Riding high

The private equity industry has shown yet more growth amid rampant investor demand; here’s what it must do to ensure it continues.

The full listing

Rubenstein’s take on the future as Carlyle tops PEI 300

PEI 300 generates better IRR than last year’s

Risers and fallers over a decade of the PEI 300

All change at the top of the PEI 300

PEI 300: top 50 firms visualised

The PEI 300 is without a doubt Private Equity International’s most hotly anticipated issue of the year, and the one people return to the most after publication. I’m sure this iteration, which will be revealed on Tuesday, will be no exception.

The 2018 ranking is record-breaking. Between them, the 300 firms that make up our ranking have a five-year fundraising total of almost $1.5 trillion, with the top 10 alone accounting for almost $400 billion.

This is cause for celebration. Limited partner appetite for the asset class clearly isn’t abating. Insurers, for example, intend to up their allocations to PE more than any other asset class, according to Goldman Sachs’ data. As David Rubenstein tells us in an exclusive interview in our May issue, when you see enormous amounts of money going into the asset class, you have to conclude investors believe it represents a good opportunity.

Behind all this is performance. According to Bain & Company’s latest Global Private Equity Report, as of mid-year 2017, the median net return of private equity holdings in the portfolios of public pension funds over a 10-year time horizon was 8.5 percent, compared with 4.2 percent for public equities, 4.5 percent for real estate investments and 5.2 percent for fixed income.

But our blockbuster PEI 300 also comes in a month in which private equity was dealt a significant blow. Norway’s finance ministry decided to block its sovereign wealth fund – the largest in the world – from investing in private equity, partly due to concerns over transparency on fees.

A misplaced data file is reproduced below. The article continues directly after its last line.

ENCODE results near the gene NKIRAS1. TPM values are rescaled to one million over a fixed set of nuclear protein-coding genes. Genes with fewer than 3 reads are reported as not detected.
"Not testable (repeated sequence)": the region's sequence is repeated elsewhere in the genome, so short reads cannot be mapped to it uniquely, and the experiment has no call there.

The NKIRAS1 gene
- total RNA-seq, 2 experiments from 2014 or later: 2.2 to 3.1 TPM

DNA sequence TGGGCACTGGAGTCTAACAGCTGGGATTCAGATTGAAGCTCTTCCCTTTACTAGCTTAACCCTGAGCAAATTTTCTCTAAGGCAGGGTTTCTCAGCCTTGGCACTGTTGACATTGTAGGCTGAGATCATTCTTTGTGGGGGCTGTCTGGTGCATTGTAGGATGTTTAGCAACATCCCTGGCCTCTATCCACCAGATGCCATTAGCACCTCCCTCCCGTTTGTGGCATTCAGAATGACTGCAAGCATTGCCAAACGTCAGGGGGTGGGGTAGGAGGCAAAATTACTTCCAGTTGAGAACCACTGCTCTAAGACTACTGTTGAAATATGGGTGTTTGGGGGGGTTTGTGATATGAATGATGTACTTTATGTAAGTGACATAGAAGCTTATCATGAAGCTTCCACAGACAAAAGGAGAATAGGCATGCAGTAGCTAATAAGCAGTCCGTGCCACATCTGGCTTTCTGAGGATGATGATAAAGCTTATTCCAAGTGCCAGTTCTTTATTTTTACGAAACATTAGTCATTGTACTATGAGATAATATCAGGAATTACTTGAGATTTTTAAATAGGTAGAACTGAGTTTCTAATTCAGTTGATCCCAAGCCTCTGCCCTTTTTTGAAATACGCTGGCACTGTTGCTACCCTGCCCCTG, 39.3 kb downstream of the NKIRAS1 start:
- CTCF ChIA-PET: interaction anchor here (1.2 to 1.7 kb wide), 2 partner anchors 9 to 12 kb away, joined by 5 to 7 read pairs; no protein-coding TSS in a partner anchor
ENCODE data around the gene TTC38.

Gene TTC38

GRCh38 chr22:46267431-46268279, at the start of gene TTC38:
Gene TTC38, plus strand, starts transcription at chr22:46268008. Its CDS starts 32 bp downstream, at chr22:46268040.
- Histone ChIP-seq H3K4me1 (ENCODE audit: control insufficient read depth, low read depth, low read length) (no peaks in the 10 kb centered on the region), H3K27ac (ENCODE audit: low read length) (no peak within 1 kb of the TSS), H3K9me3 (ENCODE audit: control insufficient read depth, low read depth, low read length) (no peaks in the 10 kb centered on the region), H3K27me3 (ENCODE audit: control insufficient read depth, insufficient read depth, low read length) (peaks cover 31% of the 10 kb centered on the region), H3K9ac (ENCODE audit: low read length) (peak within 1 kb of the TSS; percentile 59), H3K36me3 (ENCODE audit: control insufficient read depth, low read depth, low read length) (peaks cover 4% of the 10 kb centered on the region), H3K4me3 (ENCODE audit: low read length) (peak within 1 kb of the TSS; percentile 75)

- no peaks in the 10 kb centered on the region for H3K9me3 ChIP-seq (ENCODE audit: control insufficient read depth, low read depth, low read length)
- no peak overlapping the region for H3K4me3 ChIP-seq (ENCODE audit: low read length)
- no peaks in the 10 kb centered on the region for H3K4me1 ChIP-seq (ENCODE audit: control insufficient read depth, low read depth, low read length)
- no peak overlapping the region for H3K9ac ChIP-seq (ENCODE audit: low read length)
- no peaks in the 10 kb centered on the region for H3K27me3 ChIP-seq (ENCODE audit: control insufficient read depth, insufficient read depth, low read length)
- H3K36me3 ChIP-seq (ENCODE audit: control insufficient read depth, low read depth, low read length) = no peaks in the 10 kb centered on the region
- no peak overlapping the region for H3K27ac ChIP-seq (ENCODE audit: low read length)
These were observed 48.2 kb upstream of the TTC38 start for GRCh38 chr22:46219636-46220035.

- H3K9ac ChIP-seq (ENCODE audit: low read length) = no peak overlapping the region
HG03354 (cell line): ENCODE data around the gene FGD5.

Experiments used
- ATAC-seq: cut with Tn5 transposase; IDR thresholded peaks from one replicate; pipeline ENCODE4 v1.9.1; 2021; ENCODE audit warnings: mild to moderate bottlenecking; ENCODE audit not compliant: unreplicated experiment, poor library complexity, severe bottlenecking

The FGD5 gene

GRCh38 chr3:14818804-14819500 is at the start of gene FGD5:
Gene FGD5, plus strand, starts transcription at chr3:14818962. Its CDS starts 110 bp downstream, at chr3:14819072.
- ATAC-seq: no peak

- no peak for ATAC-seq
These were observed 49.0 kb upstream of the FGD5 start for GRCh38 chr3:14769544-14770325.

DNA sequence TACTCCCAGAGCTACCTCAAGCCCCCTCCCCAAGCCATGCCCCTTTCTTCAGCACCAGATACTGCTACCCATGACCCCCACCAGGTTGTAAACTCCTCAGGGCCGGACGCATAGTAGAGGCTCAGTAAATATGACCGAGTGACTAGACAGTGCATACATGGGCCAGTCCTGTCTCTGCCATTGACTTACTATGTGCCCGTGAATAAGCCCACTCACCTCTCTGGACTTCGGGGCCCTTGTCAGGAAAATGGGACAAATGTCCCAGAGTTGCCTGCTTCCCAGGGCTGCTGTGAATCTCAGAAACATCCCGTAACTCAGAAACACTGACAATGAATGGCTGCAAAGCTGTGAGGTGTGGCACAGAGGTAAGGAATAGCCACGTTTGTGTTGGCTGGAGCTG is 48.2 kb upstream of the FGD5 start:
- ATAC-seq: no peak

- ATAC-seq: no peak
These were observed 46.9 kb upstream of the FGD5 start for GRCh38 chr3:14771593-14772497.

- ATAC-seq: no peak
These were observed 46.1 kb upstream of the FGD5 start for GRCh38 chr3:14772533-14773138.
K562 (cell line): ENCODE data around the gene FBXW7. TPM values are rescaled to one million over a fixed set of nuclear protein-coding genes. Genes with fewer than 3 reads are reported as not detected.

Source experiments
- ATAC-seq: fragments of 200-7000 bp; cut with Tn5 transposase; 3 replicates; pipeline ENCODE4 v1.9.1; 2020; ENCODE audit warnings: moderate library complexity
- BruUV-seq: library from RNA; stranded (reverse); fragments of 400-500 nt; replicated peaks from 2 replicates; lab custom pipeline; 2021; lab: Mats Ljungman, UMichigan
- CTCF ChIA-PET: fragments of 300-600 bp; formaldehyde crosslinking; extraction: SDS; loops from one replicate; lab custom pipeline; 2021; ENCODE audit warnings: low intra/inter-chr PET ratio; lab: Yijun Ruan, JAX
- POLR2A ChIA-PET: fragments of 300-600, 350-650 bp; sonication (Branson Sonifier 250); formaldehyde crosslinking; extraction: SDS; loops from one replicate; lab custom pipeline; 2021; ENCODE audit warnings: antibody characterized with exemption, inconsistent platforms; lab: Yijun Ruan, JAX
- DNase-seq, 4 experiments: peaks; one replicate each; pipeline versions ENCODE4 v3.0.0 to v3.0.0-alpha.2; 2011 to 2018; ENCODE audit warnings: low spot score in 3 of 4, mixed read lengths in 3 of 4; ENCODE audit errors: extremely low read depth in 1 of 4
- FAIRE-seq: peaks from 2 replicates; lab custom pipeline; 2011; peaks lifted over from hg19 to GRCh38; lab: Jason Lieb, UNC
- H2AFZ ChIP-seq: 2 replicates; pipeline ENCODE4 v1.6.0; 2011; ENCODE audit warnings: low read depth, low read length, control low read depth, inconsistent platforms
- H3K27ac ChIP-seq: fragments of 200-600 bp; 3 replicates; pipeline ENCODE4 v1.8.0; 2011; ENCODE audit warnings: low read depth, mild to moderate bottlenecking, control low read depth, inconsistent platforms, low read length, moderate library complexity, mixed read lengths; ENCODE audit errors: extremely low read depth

And that apprehension is not to be found solely in Norway. Last month we shared views from an industry conference in Edinburgh at which pension fund managers, trustees and advisors cited hidden fees, liquidity issues and a lack of transparency over financial engineering at portfolio companies as reasons they were steering clear.

So what does all this mean? In sum, that the industry can’t take anything for granted. Historically it’s been successful, but it needs to work hard to avoid becoming a victim of that success. There are signs that this is starting to happen.

Sandra Robertson, chief investment officer and chief executive of the UK’s £3 billion ($4.3 billion; €3.4 billion) Oxford University Endowment Management – which manages assets on behalf of 32 investors, including the University of Oxford, 25 colleges and six associated charitable trusts – echoed concerns of many LPs this month when she drew attention to the challenges of accessing top-quartile managers which have the luxury of selecting their LP base and limiting their fund size.

Speaking at a panel discussion during the Fiduciary Investors Symposium at the University of Oxford, Robertson also questioned LPs allocating to the asset class on the basis of past returns, making the assumption these will continue.

Some will say Norway’s decision – and the reticence from some other investors – is neither here nor there. After all, today there’s clearly more than enough capital to go around. But if the industry is to grow as much in the next decade as it’s done in the last, it must take heed of the concerns of potential future LPs. After all, what are private equity funds without their investors?